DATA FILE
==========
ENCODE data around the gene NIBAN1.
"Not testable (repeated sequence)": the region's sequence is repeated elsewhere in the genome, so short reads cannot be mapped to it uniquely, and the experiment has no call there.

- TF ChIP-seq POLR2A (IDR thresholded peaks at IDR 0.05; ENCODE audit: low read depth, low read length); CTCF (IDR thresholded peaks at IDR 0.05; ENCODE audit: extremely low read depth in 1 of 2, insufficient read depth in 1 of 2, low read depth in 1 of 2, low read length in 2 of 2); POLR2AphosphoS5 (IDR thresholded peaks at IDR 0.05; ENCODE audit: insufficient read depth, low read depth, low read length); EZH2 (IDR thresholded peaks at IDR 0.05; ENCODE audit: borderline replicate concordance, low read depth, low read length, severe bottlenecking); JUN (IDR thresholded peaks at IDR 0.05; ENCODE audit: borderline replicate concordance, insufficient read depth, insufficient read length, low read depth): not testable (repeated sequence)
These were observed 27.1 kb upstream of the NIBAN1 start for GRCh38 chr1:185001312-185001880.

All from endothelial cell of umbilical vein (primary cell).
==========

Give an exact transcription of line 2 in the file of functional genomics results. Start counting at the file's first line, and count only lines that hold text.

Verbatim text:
"Not testable (repeated sequence)": the region's sequence is repeated elsewhere in the genome, so short reads cannot be mapped to it uniquely, and the experiment has no call there.